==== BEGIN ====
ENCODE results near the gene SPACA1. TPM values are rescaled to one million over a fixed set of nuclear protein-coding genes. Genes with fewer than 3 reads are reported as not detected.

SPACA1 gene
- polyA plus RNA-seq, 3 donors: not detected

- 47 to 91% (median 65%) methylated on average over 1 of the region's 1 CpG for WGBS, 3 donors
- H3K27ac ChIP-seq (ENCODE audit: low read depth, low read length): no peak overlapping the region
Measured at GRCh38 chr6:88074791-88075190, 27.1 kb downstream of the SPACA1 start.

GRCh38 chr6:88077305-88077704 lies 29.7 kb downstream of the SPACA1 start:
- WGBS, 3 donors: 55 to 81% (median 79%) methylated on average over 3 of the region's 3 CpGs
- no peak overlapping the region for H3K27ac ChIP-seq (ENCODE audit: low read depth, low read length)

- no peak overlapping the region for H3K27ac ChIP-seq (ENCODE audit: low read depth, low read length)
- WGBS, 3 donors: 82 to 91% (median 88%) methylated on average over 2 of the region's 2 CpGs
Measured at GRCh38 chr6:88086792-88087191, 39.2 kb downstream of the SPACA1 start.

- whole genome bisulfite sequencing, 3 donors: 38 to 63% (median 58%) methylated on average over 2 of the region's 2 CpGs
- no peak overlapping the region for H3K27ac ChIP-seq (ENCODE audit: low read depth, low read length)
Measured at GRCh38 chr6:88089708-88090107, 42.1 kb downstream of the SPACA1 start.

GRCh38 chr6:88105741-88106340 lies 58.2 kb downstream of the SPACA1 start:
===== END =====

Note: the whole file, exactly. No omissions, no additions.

ENCODE results near the gene SPACA1. TPM values are rescaled to one million over a fixed set of nuclear protein-coding genes. Genes with fewer than 3 reads are reported as not detected.

SPACA1 gene
- polyA plus RNA-seq, 3 donors: not detected

- 47 to 91% (median 65%) methylated on average over 1 of the region's 1 CpG for WGBS, 3 donors
- H3K27ac ChIP-seq (ENCODE audit: low read depth, low read length): no peak overlapping the region
Measured at GRCh38 chr6:88074791-88075190, 27.1 kb downstream of the SPACA1 start.

GRCh38 chr6:88077305-88077704 lies 29.7 kb downstream of the SPACA1 start:
- WGBS, 3 donors: 55 to 81% (median 79%) methylated on average over 3 of the region's 3 CpGs
- no peak overlapping the region for H3K27ac ChIP-seq (ENCODE audit: low read depth, low read length)

- no peak overlapping the region for H3K27ac ChIP-seq (ENCODE audit: low read depth, low read length)
- WGBS, 3 donors: 82 to 91% (median 88%) methylated on average over 2 of the region's 2 CpGs
Measured at GRCh38 chr6:88086792-88087191, 39.2 kb downstream of the SPACA1 start.

- whole genome bisulfite sequencing, 3 donors: 38 to 63% (median 58%) methylated on average over 2 of the region's 2 CpGs
- no peak overlapping the region for H3K27ac ChIP-seq (ENCODE audit: low read depth, low read length)
Measured at GRCh38 chr6:88089708-88090107, 42.1 kb downstream of the SPACA1 start.

GRCh38 chr6:88105741-88106340 lies 58.2 kb downstream of the SPACA1 start: